It’s another false assumption by married Christians and married Non Christians that a 40 year old virgin must:
1. have a medical problem leading to low libido
2. be fat and ugly (not true, I was engaged and have been “hit on’ by both Christian and Non-Christian men)
One reason of several I am still a virgin in my 40s is due to SELF CONTROL and CHOICE.
God did not magically “gift” me or “call me to” virginity, celibacy, or singleness.
1a. People CAN CONTROL THEIR SEXUAL BEHAVIOR.
1b. Just because you get horny does NOT mean you HAVE TO HAVE SEX.
These (points 1a and 1b) are points that continue to sail over the heads of the Mark Driscolls of the world, due in part to secular influences in their thinking and a misunderstanding of the Bible’s teachings on celibacy, singlehood, and sex.
Also, marriage does not preclude or prevent sexual sin:
I have many, many blog posts on my blog here where I have linked to many news stories of MARRIED CHRISTIANS, some of whom are preachers, who have been caught, or arrested for, among other things, rape, pornography, spousal abuse, drug abuse, running prostitution rings, or for raping children.
It is simply naive or false to depict singleness as being a position where in one is more apt to commit sexual sin, when there are so many married couples who are having affairs, using porn, visiting prostitutes, or molesting children.
I could be wrong, but since Driscoll cites the information about age of first marriage being late twenties for most people these days, as opposed to a few decades ago, when many people got married early/ mid 20s, that he seems to be an advocate for “early marriage.” I have links below refuting the “early marriage” view that so many Christians are currently advocating.
Driscoll’s point two is MISTAKE #2: DEMONIZE MARRIAGE, where Driscoll writes,
Your greatest joy is being alone. You like your freedom and don’t want anyone else to encroach upon your life because you’d be forced to consider them, accommodate them, or serve them.
This view is not biblical, so I have no idea why he’s putting contentment with being alone down, as though it is a negative thing.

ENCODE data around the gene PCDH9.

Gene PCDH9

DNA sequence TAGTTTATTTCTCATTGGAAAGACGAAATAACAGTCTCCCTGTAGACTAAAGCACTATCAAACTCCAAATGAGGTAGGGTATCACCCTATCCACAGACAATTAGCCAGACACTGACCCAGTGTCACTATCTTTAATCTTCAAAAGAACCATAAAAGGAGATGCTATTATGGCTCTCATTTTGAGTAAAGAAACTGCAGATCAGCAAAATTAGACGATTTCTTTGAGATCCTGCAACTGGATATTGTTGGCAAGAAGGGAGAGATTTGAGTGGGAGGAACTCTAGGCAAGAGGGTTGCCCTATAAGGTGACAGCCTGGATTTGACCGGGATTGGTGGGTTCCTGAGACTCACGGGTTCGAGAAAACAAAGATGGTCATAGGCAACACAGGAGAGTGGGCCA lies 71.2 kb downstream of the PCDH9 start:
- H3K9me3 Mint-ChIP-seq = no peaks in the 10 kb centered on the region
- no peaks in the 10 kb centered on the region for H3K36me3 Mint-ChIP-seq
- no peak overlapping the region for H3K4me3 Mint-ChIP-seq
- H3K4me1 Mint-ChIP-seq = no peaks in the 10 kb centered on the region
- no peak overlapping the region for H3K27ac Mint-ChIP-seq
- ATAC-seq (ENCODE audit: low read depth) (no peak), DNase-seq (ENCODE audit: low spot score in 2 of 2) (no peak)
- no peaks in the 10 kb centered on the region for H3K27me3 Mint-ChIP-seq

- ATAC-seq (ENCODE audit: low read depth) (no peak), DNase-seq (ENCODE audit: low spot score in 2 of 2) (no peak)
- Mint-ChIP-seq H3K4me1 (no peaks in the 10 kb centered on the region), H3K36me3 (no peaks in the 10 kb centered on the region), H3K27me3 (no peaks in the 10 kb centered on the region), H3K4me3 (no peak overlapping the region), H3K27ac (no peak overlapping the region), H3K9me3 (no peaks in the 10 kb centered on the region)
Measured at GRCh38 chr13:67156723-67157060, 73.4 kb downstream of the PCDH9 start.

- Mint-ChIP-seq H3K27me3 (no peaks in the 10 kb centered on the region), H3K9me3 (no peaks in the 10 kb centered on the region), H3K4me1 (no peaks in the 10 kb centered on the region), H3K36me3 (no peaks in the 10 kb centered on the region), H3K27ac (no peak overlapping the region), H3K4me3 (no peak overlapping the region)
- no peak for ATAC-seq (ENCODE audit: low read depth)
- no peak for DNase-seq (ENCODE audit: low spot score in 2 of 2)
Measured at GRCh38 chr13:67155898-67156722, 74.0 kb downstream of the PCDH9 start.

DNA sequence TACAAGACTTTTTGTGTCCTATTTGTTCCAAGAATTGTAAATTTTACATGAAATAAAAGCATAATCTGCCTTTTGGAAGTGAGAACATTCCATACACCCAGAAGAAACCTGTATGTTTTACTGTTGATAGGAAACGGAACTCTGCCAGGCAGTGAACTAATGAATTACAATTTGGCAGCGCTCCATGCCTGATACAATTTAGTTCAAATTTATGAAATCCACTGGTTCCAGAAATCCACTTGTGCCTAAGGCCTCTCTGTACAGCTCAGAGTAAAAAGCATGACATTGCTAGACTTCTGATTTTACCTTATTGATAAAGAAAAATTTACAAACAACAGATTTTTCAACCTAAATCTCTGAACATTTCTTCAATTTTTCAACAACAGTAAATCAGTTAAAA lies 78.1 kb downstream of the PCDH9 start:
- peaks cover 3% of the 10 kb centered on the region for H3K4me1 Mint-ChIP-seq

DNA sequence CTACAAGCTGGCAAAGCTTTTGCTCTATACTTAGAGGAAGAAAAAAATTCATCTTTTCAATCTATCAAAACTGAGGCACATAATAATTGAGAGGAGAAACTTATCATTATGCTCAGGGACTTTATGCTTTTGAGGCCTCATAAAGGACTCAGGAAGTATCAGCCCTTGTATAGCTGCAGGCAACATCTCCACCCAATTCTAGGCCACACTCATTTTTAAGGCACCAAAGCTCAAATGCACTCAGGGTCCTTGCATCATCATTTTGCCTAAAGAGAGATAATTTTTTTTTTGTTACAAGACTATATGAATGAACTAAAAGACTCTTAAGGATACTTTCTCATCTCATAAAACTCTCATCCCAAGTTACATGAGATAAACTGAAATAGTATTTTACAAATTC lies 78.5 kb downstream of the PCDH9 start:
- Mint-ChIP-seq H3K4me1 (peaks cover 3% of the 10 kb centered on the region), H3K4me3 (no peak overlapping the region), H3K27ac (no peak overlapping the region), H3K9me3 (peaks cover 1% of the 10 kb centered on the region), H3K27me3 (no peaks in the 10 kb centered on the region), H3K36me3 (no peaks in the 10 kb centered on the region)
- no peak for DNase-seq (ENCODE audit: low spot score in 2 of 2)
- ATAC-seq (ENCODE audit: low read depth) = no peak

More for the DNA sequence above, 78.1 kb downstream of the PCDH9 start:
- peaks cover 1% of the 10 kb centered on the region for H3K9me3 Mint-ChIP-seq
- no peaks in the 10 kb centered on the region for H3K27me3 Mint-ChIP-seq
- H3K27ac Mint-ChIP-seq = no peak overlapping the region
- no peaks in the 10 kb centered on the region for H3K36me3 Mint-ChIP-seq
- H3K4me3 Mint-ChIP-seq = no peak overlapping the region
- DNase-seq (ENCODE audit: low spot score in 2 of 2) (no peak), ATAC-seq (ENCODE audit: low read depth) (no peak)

The Bible does not command all to marry but rather presents life time singleness as being perfectly acceptable to God.
The Bible does not condemn preferring solitude, introversion, or singleness to being married or wanting companionship.
I’d also have to point out to this guy that as my dream of marriage fades, I’ve had no choice but to learn to accept my singleness. I’ve grown to enjoy my time alone (it also doesn’t hurt that I am naturally an introvert and prefer being alone, yay me).
Would this Driscoll guy rather I cry into my pillow nightly over being single, or just enjoy living my life as-is?
Driscoll just said in his (Link): previous post about single women that single females should not put their lives on hold and mope about over not being married.
Now, however, Driscoll seems to be saying if you have mostly made peace with your alone-ness, that is wrong too.
Well, FFS, which is it?
Does Driscoll want singles mooning, moping away, and pining for marriage, or coming to terms with being mostly okay with singlehood?
That’s one thing I hate about these articles by Christians about singles: they are chock full of double standards and contradictions, and this is but one:
Married Christians want you to be happy being single but not TOO happy.
You, as an adult single, according to married Christians, are supposed to find just the right balance of hankering for marriage, but not be so okay with being single that you’re not spazzing out and worrying over being single.
Married Christians claim they want you to be “content” with your singleness, yet, if you truly are content with it (at least part of the time, or most of the time), they disapprove of your contentment.
It seems to piss off some married Christians that you, the single, feel fine with being single, if not all the time, at least most of the time. Some married Christians want you, the single, to pine and hanker for marriage, at least a little bit, and if you do not, they assume you are selfish or unChristian in some capacity.